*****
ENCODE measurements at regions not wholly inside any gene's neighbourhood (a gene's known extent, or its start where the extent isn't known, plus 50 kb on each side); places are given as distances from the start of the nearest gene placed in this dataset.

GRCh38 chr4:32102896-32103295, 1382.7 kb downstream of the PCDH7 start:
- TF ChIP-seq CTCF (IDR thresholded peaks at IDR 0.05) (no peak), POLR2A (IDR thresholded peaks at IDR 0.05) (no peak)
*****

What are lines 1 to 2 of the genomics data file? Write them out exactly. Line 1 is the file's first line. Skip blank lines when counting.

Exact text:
ENCODE measurements at regions not wholly inside any gene's neighbourhood (a gene's known extent, or its start where the extent isn't known, plus 50 kb on each side); places are given as distances from the start of the nearest gene placed in this dataset.

GRCh38 chr4:32102896-32103295, 1382.7 kb downstream of the PCDH7 start: